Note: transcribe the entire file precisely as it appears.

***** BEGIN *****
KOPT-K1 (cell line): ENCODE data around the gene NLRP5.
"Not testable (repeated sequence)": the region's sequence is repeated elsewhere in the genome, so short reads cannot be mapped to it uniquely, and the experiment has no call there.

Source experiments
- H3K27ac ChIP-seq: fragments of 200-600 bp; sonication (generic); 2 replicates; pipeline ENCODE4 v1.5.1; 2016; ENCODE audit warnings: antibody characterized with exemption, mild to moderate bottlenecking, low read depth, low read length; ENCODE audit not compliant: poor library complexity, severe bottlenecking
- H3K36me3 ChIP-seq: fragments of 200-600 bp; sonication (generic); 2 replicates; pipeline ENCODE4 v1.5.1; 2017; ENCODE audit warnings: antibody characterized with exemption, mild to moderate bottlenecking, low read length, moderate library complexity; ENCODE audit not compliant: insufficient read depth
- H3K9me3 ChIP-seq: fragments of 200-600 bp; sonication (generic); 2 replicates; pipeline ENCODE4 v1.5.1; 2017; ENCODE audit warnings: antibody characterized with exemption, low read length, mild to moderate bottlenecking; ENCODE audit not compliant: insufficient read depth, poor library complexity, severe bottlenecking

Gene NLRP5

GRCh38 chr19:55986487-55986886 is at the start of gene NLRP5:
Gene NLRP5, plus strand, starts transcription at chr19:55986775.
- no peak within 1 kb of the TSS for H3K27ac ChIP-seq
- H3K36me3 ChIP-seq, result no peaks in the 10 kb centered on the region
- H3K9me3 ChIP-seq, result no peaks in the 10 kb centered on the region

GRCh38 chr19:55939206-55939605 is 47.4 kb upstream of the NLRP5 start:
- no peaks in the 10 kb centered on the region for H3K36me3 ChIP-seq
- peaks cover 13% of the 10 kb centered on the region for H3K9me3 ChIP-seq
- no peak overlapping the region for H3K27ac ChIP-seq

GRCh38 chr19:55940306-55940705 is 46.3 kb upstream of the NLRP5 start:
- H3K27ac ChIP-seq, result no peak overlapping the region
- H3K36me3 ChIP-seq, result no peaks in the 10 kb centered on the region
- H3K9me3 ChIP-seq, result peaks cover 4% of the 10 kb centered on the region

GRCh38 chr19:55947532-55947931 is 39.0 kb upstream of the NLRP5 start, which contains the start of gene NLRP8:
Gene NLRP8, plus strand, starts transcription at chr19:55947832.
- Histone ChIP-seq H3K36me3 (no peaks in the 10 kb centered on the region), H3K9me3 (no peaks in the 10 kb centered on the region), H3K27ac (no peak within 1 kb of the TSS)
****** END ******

KOPT-K1 (cell line): ENCODE data around the gene NLRP5.
"Not testable (repeated sequence)": the region's sequence is repeated elsewhere in the genome, so short reads cannot be mapped to it uniquely, and the experiment has no call there.

Source experiments
- H3K27ac ChIP-seq: fragments of 200-600 bp; sonication (generic); 2 replicates; pipeline ENCODE4 v1.5.1; 2016; ENCODE audit warnings: antibody characterized with exemption, mild to moderate bottlenecking, low read depth, low read length; ENCODE audit not compliant: poor library complexity, severe bottlenecking
- H3K36me3 ChIP-seq: fragments of 200-600 bp; sonication (generic); 2 replicates; pipeline ENCODE4 v1.5.1; 2017; ENCODE audit warnings: antibody characterized with exemption, mild to moderate bottlenecking, low read length, moderate library complexity; ENCODE audit not compliant: insufficient read depth
- H3K9me3 ChIP-seq: fragments of 200-600 bp; sonication (generic); 2 replicates; pipeline ENCODE4 v1.5.1; 2017; ENCODE audit warnings: antibody characterized with exemption, low read length, mild to moderate bottlenecking; ENCODE audit not compliant: insufficient read depth, poor library complexity, severe bottlenecking

Gene NLRP5

GRCh38 chr19:55986487-55986886 is at the start of gene NLRP5:
Gene NLRP5, plus strand, starts transcription at chr19:55986775.
- no peak within 1 kb of the TSS for H3K27ac ChIP-seq
- H3K36me3 ChIP-seq, result no peaks in the 10 kb centered on the region
- H3K9me3 ChIP-seq, result no peaks in the 10 kb centered on the region

GRCh38 chr19:55939206-55939605 is 47.4 kb upstream of the NLRP5 start:
- no peaks in the 10 kb centered on the region for H3K36me3 ChIP-seq
- peaks cover 13% of the 10 kb centered on the region for H3K9me3 ChIP-seq
- no peak overlapping the region for H3K27ac ChIP-seq

GRCh38 chr19:55940306-55940705 is 46.3 kb upstream of the NLRP5 start:
- H3K27ac ChIP-seq, result no peak overlapping the region
- H3K36me3 ChIP-seq, result no peaks in the 10 kb centered on the region
- H3K9me3 ChIP-seq, result peaks cover 4% of the 10 kb centered on the region

GRCh38 chr19:55947532-55947931 is 39.0 kb upstream of the NLRP5 start, which contains the start of gene NLRP8:
Gene NLRP8, plus strand, starts transcription at chr19:55947832.
- Histone ChIP-seq H3K36me3 (no peaks in the 10 kb centered on the region), H3K9me3 (no peaks in the 10 kb centered on the region), H3K27ac (no peak within 1 kb of the TSS)